Monday, March 17, 2008

Harp is gone. Read all about it.

Playing right now: a Classical mix to help Baby D sleep

I got an email on Friday that Harp - the magazine that straddled the line between independent, geek-centric music and all other forms of rock and pop that were smart enough to be covered - has gone the way of Creem. In other words, it has ceased publication. This hurts me especially because I was a freelancer for the magazine.
The reasoning was the one you'd expect, it wasn't solvent enough to keep it running any longer. (This is no industry secret, lest you wonder. The word is being made official as I type.) Besides, if I'm writing for a publication, it's destined to go under before too long. InPittsburgh? It died less than two years after I became a staff writer. Pulp? Took about two years and four months for that critter to get the rug pulled out from under it. If there's any lesson to be learned it, it's that good things never last.
Sorry I don't mean to be so bitter. And I don't mean to make it all about me.
Well, wait......this is my blog, so it IS all about me, at least for the moment, right? And I'm not about to bite any hands out there that have fed me, anyway. Harp was very good to me. You know what it's like reading people like Fred Mills for years and then have him become your editor? It makes you feel like you've climbed up another rung in the music journalism ladder. Gillian A. Gaar's name was usually just a few pages away from mine. And I got to sound off on a Barbara Manning box set in a major publication. You know how many years I've had to practice that? And it didn't look like a gush fest either. It teaches you something when you only have 200 words in which to do that too.
So thanks, Scott Crawford for founding the magazine. Thanks, Fred for everything. Thanks, Randy Harward for letting me move beyond just CD reviews.
I've never met any of them. Yet. Only communicated through email. It's ironic: I was thinking that maybe, just maybe, if I got more ambitious this year and took on more freelancing that more opportunities might open up and I'd be able to get myself to South by Southwest next year. (This year's installment just wrapped up over the weekend.) Then I might get to meet all those guys, since Harp has been involved in the festival the past couple years. Or at least they've had a lot of parties and written about it.
Not only is that not going to happen, but all those guys probably got word of what was going on right as SXSW was kicking into high gear. That must have been really demoralizing. Or the best reason to stay snockered all weekend. Or both.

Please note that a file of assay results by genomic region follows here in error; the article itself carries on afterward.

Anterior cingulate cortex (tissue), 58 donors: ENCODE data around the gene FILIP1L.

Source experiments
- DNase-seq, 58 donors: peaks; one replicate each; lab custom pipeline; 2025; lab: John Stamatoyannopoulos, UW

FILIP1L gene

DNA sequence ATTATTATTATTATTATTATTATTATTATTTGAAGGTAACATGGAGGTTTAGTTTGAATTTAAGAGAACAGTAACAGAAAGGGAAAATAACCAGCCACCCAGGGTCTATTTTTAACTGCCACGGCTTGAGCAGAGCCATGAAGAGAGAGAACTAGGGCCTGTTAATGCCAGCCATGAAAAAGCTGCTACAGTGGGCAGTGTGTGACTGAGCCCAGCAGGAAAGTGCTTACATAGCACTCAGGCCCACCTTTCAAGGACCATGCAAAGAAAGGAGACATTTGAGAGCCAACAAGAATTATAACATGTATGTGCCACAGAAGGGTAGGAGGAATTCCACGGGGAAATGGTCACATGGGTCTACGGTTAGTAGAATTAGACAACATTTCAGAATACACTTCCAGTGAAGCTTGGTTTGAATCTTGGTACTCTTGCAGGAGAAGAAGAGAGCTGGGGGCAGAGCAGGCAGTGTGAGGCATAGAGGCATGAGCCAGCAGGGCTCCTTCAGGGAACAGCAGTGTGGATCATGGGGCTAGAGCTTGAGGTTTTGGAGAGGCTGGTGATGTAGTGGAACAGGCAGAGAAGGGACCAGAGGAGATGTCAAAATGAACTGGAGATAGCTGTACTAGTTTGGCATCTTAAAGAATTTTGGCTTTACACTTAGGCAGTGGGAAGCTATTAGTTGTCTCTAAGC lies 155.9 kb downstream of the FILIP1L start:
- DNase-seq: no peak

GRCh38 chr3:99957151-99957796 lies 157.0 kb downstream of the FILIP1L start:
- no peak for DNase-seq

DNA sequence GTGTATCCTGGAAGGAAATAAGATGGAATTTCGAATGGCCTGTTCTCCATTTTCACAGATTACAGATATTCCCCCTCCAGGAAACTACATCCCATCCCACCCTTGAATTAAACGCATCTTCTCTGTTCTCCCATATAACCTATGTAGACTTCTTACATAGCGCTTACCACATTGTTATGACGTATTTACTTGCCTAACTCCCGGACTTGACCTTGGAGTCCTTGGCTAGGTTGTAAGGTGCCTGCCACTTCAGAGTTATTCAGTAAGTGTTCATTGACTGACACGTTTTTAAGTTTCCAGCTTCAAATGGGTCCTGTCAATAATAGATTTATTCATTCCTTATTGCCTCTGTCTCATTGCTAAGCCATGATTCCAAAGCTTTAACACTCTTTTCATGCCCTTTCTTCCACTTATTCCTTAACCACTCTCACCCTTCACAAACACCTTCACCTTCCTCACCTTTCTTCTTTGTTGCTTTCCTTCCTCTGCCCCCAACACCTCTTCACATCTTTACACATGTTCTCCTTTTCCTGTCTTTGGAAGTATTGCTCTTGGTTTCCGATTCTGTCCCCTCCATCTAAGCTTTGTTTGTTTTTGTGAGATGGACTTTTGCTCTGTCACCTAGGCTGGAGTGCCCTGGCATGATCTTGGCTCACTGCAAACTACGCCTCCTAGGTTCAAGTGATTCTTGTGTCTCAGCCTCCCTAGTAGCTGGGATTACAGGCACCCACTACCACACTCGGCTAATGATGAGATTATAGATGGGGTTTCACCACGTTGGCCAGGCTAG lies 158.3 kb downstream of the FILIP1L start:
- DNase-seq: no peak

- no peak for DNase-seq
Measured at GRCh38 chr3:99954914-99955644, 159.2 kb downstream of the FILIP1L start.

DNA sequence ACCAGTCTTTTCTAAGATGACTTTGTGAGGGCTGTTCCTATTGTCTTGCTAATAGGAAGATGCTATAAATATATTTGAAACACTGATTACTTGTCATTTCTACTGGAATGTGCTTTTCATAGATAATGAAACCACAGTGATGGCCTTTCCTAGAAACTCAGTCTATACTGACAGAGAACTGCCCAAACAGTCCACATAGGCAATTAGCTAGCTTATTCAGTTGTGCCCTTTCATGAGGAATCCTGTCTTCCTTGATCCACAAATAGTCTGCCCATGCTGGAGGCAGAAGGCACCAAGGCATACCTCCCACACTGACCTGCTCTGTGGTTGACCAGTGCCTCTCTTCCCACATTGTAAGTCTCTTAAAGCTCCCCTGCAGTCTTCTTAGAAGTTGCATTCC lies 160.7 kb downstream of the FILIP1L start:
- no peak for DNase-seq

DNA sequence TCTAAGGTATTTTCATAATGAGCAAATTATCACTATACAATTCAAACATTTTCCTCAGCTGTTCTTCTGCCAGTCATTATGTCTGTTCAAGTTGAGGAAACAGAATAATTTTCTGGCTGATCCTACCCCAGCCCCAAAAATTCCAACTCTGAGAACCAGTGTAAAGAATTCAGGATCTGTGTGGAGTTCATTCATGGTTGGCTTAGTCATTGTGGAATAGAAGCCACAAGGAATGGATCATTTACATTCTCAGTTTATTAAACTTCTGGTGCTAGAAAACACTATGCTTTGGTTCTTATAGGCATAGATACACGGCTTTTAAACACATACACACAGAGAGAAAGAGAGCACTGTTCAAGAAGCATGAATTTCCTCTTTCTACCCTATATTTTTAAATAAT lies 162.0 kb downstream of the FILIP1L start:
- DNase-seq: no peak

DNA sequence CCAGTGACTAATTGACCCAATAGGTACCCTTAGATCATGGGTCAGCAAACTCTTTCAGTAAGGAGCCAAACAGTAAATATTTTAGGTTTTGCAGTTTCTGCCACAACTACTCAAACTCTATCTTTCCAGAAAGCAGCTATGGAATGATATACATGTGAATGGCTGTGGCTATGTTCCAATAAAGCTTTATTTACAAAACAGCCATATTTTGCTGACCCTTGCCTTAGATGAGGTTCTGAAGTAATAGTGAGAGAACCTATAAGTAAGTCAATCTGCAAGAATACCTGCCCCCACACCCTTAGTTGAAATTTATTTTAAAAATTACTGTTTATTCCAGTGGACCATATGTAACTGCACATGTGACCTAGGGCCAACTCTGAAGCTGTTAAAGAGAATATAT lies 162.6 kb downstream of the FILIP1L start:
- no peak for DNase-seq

There is something that I feel is at the root of Harp's demise that I do need to sound off about, and that's the fact that nobody reads magazines anymore. Nobody cares enough to shell out a few bucks to buy a magazine to keep music journalism alive. That's a bit of a stretch between two points, but it's true. Everything these days is electronic. And that's fine to a degree because there's so much information out there. But where are the tactile experiences of everyday life going? You don't read the paper because you get the information online. You don't need CDs because you've got the songs in the little chewing-gum wrapper sized thing or on your goddamed cellphone.
Sure, I know, we're older and we're too damn busy to take the time for a lot of these things. (I, for one, should be listening to a couple CDs of 50- and 70-minute jazz pieces that I should be reviewing) And it's easier to read this way, or listen this way. But we're missing out on a lot. I know vinyl will never come back the way it should, but there were so many tactile discoveries that went along with the playing of the album that added to it: "Oooh, that song's pretty long. That one's short. Wait, there are six tracks here and only five are listed." You can make those time discoveries with CDs - if they list them - but it's not the same. And a lot just washes over you when you just put on a disc and let it go. Now with iPods, you have your music everywhere, but you don't CD booklets to go through as your listening to add to the experience. Your visuals for Cat Power are the same as the ones for the Black Sabbath cut you have on it.
The same is happening with print media. Maybe the Sunday New York Times is the only thing that will survive the fallout. If it's lucky. Sunday is the one day that people find time to sit and read something. (On a tangent, I wonder how Mort Sahl and Lenny Bruce's performances would have gone had they had all the headlines at their fingertips for easy access, rather than needing to spread newspapers out across the hotel bed and read the basic info of each relevant article.)
It all has me wondering what things will be like when my son is in high school. What kind of magazines will be around by then? Will I be waxing nostalgic about buying Double Nickels on the Dime my senior year and ranting about the decline of magazines and sounding like some out of touch old man? Will I be right - to anyone besides myself?
On the other hand, it was really hard to find a copy of Harp in Pittsburgh up until about two or three years ago. It's a real tragedy that it didn't make a bigger name for itself. I think it had everything it needed to do it: irreverance; love for music without being either smug or fawning; good layout; good sections that went beyond the typical rock mag standards.
Anyhow, I urge you all to go out and by a copy of the final issue of Harp. The cover has Dave Grohl on the front announcing his run for presidency. Yeah, you read right. What a great way to go out.
Cue the closing credits. If there was a song that would set the scene here, it would be Angst's "Some Things I Can't Get Used To" (from 1986's Mending Wall on SST).

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